The concentrations of the three polysaccharides were set at 0.2%. The mixed samples were adjusted to pH 5, 6, 7, 8, 9 respectively; 10% of NaCl was added, autoclaved for 60 min, and refrigerated for 12 h. After the reaction, RS3 content was counted and recorded in Figure 3.
Figure 3. Effect of pH on RS3 formation.
Figure 3. Effect of pH on RS3 formation.
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3.4. Effect of Autoclaving Time on RS3 Formation

The concentrations of the three polysaccharides were set at 0.2%. The mixed samples were adjusted to pH 7, 10% of NaCl was added, autoclaved for 20, 40, 60, 90 min respectively, and refrigerated for 12 h. After the reaction, RS3 content was counted and recorded in Figure 4.
Figure 4. Effect of autoclaving time on RS3 formation.
Figure 4. Effect of autoclaving time on RS3 formation.
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3.5. Effect of Refrigerated Time on RS3 Formation

The concentrations of the three polysaccharides were set at 0.2%. The mixed samples were adjusted to pH 7, and 10% of NaCl was added, autoclaved for 60 min, and refrigerated for 6, 8, 12 h, respectively. After the reaction, RS3 content was counted and recorded in Figure 5.
Figure 5. Effect of refrigerated time on RS3 formation.
Figure 5. Effect of refrigerated time on RS3 formation.
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4. Discussion

4.1. Effect of Concentration of Polysaccharides on RS3 Formation

The RS3 formation was dependent on polysaccharide concentration. The RS3 content kept increasing with the gum concentration rising from 0% to 0.2%, but at higher concentrations, a decrease was observed. This trend indicated that with the increasing concentration of polysaccharides from 0% to 0.2%, the reaction between starch and gum facilitated RS3 formation, however, when the concentration was over 0.2%, the solution viscosity was too high for RS formation.
It could be observed from Figure 1 that the effects of the three gums on RS3 formation were different. For concentrations of polysaccharides lower than 0.1%, the RS3 content did not change remarkably among the three polysaccharides, but all increased slightly. RS3 content with the presence of KGM increased more significantly compared with the other two samples, while the polysaccharide concentrations were between 0.1% and 0.2%. The addition of CA had the smallest effect on RS3 formation. Furthermore, there was a sharp decrease of RS3 content with the presence of KGM within polysaccharide concentration from 0.2% to 0.3%, while a slow decrease with the presence of the other two gums. When the concentration of polysaccharides was more than 0.3%, no remarkable change of RS3 content was observed.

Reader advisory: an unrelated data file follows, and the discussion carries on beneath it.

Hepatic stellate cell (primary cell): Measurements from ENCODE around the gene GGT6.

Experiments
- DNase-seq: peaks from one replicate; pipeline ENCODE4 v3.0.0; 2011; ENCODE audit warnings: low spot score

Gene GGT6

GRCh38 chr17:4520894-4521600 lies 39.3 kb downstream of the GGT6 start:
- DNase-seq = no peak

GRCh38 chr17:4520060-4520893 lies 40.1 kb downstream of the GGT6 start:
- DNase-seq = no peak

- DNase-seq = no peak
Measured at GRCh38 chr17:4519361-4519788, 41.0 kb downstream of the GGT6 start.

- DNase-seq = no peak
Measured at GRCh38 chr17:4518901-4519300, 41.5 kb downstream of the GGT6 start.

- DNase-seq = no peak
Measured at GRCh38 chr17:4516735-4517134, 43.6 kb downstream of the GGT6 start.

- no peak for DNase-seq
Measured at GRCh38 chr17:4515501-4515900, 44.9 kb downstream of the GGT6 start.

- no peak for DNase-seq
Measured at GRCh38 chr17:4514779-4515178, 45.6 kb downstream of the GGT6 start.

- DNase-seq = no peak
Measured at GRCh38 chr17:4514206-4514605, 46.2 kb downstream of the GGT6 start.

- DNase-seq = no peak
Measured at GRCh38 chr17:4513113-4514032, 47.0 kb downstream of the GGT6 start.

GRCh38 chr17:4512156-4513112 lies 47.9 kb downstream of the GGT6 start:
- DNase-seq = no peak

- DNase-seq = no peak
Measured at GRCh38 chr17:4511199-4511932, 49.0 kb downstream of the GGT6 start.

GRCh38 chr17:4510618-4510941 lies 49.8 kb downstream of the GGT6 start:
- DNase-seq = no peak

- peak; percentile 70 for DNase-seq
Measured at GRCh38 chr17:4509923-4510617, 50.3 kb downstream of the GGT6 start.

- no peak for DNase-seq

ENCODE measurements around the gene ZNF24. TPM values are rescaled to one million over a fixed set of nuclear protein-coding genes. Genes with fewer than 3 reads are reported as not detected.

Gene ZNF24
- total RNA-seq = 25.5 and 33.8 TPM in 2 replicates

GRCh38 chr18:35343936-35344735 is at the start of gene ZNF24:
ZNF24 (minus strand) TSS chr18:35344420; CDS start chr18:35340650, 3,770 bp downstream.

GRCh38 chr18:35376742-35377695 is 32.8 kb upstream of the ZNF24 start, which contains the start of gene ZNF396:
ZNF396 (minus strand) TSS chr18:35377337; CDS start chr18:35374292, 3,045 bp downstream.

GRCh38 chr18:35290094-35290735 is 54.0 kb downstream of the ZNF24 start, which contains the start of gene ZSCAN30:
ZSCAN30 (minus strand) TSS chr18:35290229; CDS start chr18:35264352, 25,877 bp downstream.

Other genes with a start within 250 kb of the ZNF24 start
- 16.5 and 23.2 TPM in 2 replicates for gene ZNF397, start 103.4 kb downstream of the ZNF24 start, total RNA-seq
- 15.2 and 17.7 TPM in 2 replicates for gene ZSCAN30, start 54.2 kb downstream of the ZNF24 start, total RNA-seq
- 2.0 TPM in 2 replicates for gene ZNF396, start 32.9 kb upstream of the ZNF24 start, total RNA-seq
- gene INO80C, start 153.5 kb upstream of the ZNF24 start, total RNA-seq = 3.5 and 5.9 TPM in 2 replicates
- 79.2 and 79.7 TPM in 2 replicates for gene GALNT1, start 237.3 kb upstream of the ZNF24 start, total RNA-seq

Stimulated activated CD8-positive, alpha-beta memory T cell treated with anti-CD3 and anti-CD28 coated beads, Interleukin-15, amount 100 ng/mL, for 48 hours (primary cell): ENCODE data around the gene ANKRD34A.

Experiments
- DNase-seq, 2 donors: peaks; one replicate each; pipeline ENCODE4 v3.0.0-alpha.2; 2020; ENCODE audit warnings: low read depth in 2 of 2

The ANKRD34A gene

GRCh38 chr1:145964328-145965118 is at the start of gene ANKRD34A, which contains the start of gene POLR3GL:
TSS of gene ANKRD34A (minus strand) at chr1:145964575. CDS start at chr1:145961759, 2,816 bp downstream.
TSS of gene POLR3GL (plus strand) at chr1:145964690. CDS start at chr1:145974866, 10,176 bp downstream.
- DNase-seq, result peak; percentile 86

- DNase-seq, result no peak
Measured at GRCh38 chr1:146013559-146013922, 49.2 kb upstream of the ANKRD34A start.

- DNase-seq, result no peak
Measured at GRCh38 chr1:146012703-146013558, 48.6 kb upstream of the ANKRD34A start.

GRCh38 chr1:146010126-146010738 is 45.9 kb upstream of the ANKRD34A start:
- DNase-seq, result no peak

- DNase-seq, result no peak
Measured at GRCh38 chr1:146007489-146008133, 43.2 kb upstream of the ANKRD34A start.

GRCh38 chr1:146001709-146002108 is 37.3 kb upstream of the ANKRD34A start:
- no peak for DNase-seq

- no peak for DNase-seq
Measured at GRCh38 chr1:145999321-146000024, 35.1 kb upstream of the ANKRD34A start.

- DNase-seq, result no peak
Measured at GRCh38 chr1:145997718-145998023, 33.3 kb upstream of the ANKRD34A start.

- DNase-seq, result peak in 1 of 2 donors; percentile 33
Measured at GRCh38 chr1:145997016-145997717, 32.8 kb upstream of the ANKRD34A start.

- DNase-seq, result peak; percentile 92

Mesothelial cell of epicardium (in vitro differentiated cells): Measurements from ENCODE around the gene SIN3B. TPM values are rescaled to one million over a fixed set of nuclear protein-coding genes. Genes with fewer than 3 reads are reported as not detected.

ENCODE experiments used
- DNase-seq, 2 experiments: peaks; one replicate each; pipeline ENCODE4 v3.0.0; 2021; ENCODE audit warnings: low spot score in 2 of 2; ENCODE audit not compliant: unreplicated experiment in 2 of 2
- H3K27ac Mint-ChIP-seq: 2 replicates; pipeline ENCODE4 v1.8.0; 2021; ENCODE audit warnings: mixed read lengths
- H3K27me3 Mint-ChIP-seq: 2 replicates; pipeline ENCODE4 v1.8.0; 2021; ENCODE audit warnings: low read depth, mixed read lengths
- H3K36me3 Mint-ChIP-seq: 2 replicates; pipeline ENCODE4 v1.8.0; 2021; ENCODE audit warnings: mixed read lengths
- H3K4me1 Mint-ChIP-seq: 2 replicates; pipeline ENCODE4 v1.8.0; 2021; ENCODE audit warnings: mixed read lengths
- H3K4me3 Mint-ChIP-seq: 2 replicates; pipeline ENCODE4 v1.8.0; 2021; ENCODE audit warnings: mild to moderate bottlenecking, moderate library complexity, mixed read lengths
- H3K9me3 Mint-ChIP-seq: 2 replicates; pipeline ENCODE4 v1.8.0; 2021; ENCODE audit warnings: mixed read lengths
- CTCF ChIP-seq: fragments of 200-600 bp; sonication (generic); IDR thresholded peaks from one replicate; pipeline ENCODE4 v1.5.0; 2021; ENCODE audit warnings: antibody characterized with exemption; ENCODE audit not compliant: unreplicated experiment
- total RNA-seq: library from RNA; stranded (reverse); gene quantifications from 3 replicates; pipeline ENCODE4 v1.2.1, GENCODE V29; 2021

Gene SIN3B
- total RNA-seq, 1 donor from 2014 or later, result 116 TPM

The interaction between polymers is a very complex process, which could be influenced by a range of factors. With other conditions (temperature, pH, etc.) being kept equal, the different characteristics of the gums co-existing with the starch could be employed to explain the results. According to the former research of the same team [16], RS3 content was bound up with the properties of the starch-gum gel. During storage, the lower the viscosity of the gel, the more violent was the molecular motion. Violent molecular motion was in favor of the formation of a more compact double helix structure. Contrariwise, high viscosity blocked the molecular motion of the gel, and resulted in less crystal nucleus. As has been found with increasing KGM concentration, the adhesiveness of the mixed gel did not change significantly [16]; thus, the presence of KGM boosts the leaching of amylose during gelatinization. In addition, the molecular motion of amylose facilitates the formation of a crystal nucleus during storage of the starch-gum mixture.

4.2. Effect of Concentration of Sodium Chloride on RS3 Formation

The RS3 content showed a steady decrease as the level of sodium chloride in the reaction mixture increased. The maximum RS3 content was observed at the level of 0% of added sodium chloride. Results of these experiments indicated that the addition of sodium chloride impeded the hydrogen bond formation between the starch molecules, resulting in less RS3 content.
When salt was added to the starch-gum solution, the inter-molecular associations between starch molecules, starch and salt, as well as salt ions, changes the flexibility of the starch chains. In addition, the interaction between salt and water molecules restricts the molecular motion of the starch, resulting in less recombination of the amylose. There are two possible hypotheses, as follows:
On the one hand, the NaCl added to the samples ionizes after moisture treatment. Because of the presence of Na+ and Cl, water molecules lose the ability to form a tetrahedron structure, which leads to the decrease of interactions between water and starch. This phenomenon has also been found in the research of Viturawong [26]. In this regard, it was positive for RS3 formation.
On the other hand, the electrostatic force of Na+ reduces the mutual exclusion of glue molecules.
The formation of gel depends on the balance of repellant and attraction. It was shown that the RS3 decrease was the result of comprehensive action of the two effects above, and the later one was stronger.

4.3. Effect of pH on RS3 Formation